One gene network often implicated in the control of synaptic plasticity and memory formation is the network based on transcriptional regulation by the family of TFs that includes the protein termed the calcium ion/cyclic adenosine monophosphate (Ca2+/cAMP)–response element binding protein (CREB).6 Aspects of this network are illustrated in Figure 2. Neurotransmitters bind to receptors and activate G proteins. Production of second messenger molecules, such as cAMP, is enhanced. Kinases such as protein kinase A or mitogen-activated protein kinase are activated after elevation of cAMP levels. These kinases phosphorylate CREB and related TFs. Phosphorylated CREB, in turn, activates genes required for synaptic plasticity (synapse formation or growth) and the consequent formation and stabilization of long-term memories.
A positive-feedback loop may exist in this network (Figure 2). In this loop, phosphorylated CREB binds to DNA sequences termed Ca2+/cAMP response elements (CREs). The CREB gene itself has a CRE near the CREB promoter, which can therefore activate CREB transcription. There may also be a negative-feedback loop, in which the gene for a TF termed inducible Ca2+/cAMP-responsive early repressor (ICER) is induced by phosphorylated CREB. Upon binding to CREs, ICER closes the negative-feedback loop by repressing transcription of CREB. The positive- and negative-feedback loops could allow complex behaviors such as oscillations of gene expression rates. Modeling in our laboratory (P.S. and J.H.B., unpublished data, April 2003) suggests that positive feedback in this network can generate a form of bistability. A critical number of spaced stimuli (neurotransmitter exposures) may often be required to switch the network into a state corresponding to a long-lasting increase in the level of phosphorylated CREB, a long-lasting induction of genes regulated by CREB, and the consequent formation of stable long-term memory.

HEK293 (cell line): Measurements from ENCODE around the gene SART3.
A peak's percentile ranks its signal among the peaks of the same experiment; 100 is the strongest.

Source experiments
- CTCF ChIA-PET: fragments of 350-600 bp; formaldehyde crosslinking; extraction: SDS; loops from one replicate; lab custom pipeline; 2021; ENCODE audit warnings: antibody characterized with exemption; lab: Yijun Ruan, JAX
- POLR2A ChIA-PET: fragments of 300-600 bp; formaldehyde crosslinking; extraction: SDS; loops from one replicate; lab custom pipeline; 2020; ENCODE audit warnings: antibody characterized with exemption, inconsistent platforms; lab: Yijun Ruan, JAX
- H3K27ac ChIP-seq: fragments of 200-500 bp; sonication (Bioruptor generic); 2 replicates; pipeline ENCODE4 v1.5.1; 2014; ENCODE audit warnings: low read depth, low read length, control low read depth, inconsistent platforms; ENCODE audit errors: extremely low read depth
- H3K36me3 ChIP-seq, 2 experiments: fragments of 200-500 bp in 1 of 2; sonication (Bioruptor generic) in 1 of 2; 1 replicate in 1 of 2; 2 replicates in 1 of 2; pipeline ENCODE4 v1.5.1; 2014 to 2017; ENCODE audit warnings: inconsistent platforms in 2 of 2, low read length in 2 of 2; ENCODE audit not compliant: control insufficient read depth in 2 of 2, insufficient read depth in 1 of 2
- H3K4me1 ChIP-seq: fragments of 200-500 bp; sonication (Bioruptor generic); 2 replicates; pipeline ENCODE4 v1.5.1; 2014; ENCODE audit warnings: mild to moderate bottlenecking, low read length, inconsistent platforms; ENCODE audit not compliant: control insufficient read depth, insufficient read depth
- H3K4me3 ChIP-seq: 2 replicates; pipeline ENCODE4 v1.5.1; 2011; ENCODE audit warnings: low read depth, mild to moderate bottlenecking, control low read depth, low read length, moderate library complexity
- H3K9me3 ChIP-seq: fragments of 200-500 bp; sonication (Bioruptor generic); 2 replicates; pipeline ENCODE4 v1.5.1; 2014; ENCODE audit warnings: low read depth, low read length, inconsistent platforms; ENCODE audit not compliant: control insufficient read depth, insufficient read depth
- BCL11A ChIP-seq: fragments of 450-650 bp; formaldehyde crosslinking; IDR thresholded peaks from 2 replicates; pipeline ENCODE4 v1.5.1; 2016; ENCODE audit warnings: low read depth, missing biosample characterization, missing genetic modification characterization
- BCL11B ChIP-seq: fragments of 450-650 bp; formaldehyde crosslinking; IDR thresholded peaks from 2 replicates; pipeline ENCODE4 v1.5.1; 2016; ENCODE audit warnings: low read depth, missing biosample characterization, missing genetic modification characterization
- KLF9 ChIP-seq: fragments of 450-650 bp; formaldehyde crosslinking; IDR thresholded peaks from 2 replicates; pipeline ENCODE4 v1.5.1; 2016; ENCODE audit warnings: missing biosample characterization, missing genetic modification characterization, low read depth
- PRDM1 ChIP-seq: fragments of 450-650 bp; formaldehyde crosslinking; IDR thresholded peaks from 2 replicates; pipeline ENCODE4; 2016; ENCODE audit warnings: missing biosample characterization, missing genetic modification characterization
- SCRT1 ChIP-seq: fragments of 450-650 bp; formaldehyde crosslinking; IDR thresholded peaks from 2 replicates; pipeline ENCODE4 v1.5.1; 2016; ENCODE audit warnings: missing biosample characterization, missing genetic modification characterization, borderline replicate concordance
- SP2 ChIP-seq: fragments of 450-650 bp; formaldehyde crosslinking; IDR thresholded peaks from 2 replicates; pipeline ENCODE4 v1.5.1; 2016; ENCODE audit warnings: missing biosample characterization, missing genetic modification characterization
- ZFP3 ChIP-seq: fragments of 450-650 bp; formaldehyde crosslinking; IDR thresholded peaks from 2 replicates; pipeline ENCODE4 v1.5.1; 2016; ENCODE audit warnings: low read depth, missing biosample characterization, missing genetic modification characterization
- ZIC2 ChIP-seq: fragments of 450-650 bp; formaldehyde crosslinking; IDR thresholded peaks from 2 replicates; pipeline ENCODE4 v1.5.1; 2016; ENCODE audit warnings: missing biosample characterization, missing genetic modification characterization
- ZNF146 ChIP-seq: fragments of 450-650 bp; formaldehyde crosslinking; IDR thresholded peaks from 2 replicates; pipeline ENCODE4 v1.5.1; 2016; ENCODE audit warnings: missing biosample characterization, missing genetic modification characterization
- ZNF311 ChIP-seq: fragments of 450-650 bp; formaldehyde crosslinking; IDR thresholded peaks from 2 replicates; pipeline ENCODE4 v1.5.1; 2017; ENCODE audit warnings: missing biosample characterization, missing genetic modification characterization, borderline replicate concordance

Models of the regulation of multiple genes will be important to accurately describe the etiology and progression of polygenetic neurological disorders. The phenotype of such disorders depends on a combination of variations (alleles) in a number of genes. Neurological conditions known or thought to be polygenetic include many cases of Alzheimer disease (AD), autism, schizophrenia, reading disability, and attention-deficit/hyperactivity disorder. Extensive linkage studies are required to identify those genes with variant alleles that contribute to these disorders. Contributing genes have been identified for AD7 and schizophrenia.8 Within the next few years, it is likely that contributing genes will be found for more polygenetic diseases.
Models will be needed to predict and understand the effect of therapies for polygenetic disorders, because multiple modes of regulation of the genes involved are likely to make treatment responses too complex to understand solely by intuition. For example, proposed therapies may involve multiple drugs to compensate for altered functions or expression levels of the protein products of several genes. A model is necessary to predict the effects of different dosages of such drug combinations.
A further layer of complexity consists of modeling normal and aberrant neural circuitry involved in neurological disorders. Alzheimer disease, Parkinson disease, schizophrenia, and other conditions involve degradation or disruption of synaptic links among the hippocampus, cortex, and other brain regions. Mathematical models have been formulated to describe the synaptic disruptions in these disorders.9 Pharmacological or genetic therapies that affect synaptic formation or maintenance might be beneficial for these diseases. However, to design and modify such therapies, it will be essential to develop models that describe the relevant synaptic pathways and their dysfunction and how altering gene regulation affects synaptic plasticity and maintenance within these pathways.